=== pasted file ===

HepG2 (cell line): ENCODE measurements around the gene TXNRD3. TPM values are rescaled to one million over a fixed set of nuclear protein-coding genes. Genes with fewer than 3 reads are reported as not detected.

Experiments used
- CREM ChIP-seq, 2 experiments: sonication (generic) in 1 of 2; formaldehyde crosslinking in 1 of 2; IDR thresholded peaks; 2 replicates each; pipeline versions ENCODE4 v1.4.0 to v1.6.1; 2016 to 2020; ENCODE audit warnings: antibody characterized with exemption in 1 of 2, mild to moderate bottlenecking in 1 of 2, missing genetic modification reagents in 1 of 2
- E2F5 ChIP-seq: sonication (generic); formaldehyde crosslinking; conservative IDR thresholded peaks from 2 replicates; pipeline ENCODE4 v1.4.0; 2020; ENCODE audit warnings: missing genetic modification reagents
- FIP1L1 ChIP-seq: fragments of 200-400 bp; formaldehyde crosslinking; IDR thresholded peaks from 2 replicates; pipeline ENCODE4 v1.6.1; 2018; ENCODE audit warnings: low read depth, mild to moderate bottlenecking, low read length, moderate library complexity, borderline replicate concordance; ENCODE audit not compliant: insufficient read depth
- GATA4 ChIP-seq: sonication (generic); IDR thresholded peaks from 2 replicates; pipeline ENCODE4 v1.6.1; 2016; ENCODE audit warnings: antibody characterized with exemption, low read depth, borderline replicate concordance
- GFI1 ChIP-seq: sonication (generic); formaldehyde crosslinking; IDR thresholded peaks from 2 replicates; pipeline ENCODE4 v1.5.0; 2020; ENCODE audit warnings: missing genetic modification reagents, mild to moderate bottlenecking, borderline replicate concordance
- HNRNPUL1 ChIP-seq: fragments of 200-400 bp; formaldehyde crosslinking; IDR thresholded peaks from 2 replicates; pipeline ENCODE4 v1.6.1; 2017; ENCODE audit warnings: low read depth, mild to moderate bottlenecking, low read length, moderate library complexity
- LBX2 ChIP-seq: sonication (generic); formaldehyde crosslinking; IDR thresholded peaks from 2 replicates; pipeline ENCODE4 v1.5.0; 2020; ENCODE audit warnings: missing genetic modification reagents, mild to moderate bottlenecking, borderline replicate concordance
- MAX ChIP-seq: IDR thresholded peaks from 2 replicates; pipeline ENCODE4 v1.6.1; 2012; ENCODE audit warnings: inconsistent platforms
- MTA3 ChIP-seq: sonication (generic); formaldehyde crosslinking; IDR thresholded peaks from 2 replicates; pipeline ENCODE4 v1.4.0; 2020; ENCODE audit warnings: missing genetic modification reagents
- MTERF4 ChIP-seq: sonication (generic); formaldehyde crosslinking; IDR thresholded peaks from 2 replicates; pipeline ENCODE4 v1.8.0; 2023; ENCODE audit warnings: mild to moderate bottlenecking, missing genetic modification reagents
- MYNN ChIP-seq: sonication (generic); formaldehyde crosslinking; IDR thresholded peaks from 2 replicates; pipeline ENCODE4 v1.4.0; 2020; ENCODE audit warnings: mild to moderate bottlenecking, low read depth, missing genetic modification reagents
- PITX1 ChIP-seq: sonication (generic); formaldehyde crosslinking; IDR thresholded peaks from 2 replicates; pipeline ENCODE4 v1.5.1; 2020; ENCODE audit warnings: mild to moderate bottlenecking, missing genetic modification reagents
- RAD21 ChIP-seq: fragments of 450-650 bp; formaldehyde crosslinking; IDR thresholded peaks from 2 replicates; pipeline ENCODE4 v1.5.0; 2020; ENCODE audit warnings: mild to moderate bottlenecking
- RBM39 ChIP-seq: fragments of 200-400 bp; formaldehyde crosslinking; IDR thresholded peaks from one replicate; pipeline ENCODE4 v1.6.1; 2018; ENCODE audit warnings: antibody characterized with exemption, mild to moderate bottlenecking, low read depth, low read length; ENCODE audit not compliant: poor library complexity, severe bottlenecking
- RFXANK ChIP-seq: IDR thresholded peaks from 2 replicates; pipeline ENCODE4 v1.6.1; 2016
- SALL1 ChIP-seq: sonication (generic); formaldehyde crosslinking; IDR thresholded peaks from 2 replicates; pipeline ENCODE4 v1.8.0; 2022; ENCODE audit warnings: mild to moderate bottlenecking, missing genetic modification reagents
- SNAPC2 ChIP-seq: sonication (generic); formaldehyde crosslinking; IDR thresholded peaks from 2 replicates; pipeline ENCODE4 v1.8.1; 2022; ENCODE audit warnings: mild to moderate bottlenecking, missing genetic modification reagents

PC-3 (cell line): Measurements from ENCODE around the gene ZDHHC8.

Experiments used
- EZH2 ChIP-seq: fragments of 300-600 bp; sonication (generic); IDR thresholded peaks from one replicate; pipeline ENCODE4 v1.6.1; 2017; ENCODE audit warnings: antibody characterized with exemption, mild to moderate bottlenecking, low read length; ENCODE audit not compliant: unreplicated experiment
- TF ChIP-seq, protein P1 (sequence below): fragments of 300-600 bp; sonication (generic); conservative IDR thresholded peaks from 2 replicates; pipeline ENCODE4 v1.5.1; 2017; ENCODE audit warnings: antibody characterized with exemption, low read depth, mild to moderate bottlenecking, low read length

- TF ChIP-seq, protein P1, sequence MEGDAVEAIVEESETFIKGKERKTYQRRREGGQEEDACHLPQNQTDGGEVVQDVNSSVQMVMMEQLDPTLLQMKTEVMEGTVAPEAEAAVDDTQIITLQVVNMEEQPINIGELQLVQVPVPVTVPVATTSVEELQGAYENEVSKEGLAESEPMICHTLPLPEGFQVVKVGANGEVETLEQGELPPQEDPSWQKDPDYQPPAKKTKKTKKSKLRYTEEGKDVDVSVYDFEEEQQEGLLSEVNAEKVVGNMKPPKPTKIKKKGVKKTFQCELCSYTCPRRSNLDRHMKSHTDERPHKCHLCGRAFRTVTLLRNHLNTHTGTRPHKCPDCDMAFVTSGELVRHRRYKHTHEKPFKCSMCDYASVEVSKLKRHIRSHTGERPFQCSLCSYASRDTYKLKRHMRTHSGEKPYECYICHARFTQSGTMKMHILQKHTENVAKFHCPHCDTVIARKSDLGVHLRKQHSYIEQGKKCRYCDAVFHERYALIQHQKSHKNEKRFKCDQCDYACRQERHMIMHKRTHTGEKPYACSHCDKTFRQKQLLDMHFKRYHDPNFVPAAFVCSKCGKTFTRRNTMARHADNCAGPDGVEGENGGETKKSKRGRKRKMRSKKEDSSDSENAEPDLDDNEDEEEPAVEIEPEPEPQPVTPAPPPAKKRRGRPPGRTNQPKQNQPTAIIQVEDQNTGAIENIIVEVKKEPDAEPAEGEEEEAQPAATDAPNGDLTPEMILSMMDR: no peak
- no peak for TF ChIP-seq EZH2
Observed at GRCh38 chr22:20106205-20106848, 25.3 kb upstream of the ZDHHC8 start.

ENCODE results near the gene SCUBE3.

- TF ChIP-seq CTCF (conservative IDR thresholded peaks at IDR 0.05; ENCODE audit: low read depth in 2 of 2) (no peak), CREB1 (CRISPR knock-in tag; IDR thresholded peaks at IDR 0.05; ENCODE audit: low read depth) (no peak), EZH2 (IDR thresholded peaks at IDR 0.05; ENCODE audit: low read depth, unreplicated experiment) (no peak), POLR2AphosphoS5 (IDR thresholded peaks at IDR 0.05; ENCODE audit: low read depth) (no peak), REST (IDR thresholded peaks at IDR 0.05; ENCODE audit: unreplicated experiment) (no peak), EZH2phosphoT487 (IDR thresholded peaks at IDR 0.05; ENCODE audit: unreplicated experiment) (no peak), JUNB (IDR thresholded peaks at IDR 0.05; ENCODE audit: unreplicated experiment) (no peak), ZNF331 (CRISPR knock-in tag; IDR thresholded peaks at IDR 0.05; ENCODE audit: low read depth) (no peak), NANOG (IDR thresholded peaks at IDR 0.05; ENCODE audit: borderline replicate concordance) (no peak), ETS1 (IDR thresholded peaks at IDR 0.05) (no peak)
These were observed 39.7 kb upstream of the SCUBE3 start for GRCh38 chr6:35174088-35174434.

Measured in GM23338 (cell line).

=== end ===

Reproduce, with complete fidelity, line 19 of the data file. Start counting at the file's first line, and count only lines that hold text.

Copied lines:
- SNAPC2 ChIP-seq: sonication (generic); formaldehyde crosslinking; IDR thresholded peaks from 2 replicates; pipeline ENCODE4 v1.8.1; 2022; ENCODE audit warnings: mild to moderate bottlenecking, missing genetic modification reagents